Ky. voices: Pesticides are not what bees need

August 3, 2013 

The largest mass death of bumblebees ever recorded in the United States occurred June 19th, 2013 in a Target parking lot in Oregon. Over 50,000 bees were killed after blooming linden trees were sprayed with a systemic pesticide called Safari, a neonicotinoid insecticide. An estimated 30 million bees died July 1st in Elmwood, Ontario, Canada after the planting of corn seed that was coated with neonicotinoid pesticides. The U.S. honeybee population has been on the decline for years, suffering annual death rates of 30 percent and more. This widespread bee shortage is swiftly becoming one of the biggest threats to the US agriculture industry. A recent United Nations report states 70% of America's food sources are pollinated by bees with global economic value of these crops as high as $200 billion a year.

The Save America's Pollinators Act of 2013 (H.R. 2692), has recently been introduced by Representatives John Conyers (D, MI) and Earl Blumenauer (D, OR), and co-sponsored by Rep. Lucille Roybal-Allard (D, CA) and Rep. Carol Shea-Porter (D, NH) calling for the suspension of the class of systemic pesticides known as neonicotinoids until a full review of scientific evidence indicates they are safe and a field study demonstrates no harmful impacts to pollinators.

The synthetic classes of neonicotinoid insecticides are the most widely used insecticides in the world. A recent study by David Goulson, PhD, of the University of Sussex calls into question the economic benefits of neonicotinoids along with their high propensity to leach into groundwater, streams, and ponds as some can persist in soil up to 19 years.

As present-day commercial agriculture escalates, the demand for huge numbers of pollinators also escalates. The phenomenon of annual bee deaths has been termed "Colony Collapse Disorder" (CCD) and scientists confirm that we are getting closer to the point were pollination demands cannot be met.

The problem extends not just to the commercialized honeybee but also to native pollinators. Pollinators face an increasingly hostile environment as culture dictates the desirability of a manicured landscape on golf courses, parks, corporate grounds, school grounds, suburban yards and city parks, where pollinator habitat is not acceptable. Pesticide and herbicide use on farms may be regulated, but homeowners and groundskeepers use many home and garden products containing neonicotinoid pesticides with abandon. Suburban sprawl has further exacerbated habitat and biodiversity losses.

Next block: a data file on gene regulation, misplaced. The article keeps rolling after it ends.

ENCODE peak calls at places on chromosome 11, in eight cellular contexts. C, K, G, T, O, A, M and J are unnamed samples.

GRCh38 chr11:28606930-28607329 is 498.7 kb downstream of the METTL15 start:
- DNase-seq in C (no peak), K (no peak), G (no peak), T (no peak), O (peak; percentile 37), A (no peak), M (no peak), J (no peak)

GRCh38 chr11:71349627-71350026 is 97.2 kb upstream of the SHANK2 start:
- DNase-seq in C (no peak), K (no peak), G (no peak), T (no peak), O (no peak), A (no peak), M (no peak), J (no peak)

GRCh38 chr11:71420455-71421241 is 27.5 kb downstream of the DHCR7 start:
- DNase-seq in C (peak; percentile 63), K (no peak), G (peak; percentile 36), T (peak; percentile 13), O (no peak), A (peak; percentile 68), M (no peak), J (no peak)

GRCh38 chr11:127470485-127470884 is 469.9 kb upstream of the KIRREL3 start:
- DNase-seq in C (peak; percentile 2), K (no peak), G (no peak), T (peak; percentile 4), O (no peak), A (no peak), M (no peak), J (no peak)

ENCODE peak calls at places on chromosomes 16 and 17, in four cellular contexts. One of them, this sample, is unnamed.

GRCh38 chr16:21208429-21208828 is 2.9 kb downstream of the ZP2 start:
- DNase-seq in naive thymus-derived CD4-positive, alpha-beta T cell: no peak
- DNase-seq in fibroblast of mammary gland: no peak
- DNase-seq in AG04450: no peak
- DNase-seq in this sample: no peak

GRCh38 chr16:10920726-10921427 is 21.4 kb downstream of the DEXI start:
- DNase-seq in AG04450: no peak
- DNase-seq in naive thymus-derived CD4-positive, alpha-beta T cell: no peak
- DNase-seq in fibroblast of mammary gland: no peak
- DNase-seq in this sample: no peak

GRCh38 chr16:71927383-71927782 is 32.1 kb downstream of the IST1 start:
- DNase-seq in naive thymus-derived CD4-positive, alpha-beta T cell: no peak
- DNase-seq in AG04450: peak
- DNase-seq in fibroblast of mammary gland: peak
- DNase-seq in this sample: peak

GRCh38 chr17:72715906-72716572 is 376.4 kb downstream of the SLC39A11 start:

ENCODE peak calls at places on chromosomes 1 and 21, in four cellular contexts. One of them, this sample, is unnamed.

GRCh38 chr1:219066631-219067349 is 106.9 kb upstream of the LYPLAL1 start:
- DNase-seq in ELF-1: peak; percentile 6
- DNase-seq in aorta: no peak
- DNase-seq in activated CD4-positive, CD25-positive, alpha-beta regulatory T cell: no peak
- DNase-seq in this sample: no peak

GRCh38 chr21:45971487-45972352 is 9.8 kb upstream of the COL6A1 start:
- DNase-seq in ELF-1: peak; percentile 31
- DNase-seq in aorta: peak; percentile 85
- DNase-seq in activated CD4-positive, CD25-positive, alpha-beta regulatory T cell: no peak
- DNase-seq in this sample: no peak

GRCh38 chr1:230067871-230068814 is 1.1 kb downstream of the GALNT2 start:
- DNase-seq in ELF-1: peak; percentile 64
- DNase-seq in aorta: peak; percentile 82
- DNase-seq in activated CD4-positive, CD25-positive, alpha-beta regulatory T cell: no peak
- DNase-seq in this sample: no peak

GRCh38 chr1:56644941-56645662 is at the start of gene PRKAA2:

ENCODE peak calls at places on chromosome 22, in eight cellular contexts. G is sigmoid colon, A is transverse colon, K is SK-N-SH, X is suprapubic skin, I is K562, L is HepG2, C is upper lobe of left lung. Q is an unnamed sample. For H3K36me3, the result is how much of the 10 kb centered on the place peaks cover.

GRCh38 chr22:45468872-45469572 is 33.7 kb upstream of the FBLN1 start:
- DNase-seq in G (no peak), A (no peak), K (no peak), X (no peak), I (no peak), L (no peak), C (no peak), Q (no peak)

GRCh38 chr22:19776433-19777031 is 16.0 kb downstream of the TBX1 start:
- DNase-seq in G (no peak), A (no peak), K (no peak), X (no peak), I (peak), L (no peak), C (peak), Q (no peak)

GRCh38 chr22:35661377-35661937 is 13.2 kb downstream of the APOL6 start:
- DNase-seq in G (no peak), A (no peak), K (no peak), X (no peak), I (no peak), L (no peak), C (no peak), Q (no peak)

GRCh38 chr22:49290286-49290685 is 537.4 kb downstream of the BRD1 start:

The planet Earth provides the foundation for our life-support system, the biosphere in which all life exists. The activities of all these organisms together maintain the atmosphere, break down wastes, store and filter water, pollinate our crops, provide us with food, and protect us from disease. Increasing human population and expanding economic development is destroying our biological resources. Our society has learned to focus on short-term solutions for our environmental problems and not to consider what long-term consequences may be ours when making these decisions. Our economic policies do not recognize the value of biodiversity over the value of increased profits. For most of the past 28 years political policy makers have used a conservative point of view to calm fears over resource degradation, believing that man's ingenuity will find a solution or we will adapt because history has showed us that we always do, however, this does not make capitalistic exploitation of these resources sanctionable. Better management of natural resources, fairer economic, social, and political environments are all needed to avert potential devastation.

Declines in the health and population of pollinators in the United States and globally could pose a significant threat to the integrity of biodiversity, to global food webs, and to human health. If losses continue it could threaten the economic viability of the bee pollination industry. Honeybees will not disappear entirely, but the cost of honeybee pollination services will continue to rise dramatically and those increased costs will ultimately be passed on to consumers through soaring food costs.

The Save America's Pollinators Act of 2013 (H.R. 2692) can help put in place the critically necessary processes to evaluate pesticides on a timely cycle and suspend those that are damaging the long-term viability of our environment. Please contact your representatives to voice your concern and support the Save America's Pollinator Act.

Mary Sheldon is an undergraduate studying environmental sociology at Eastern Kentucky University.

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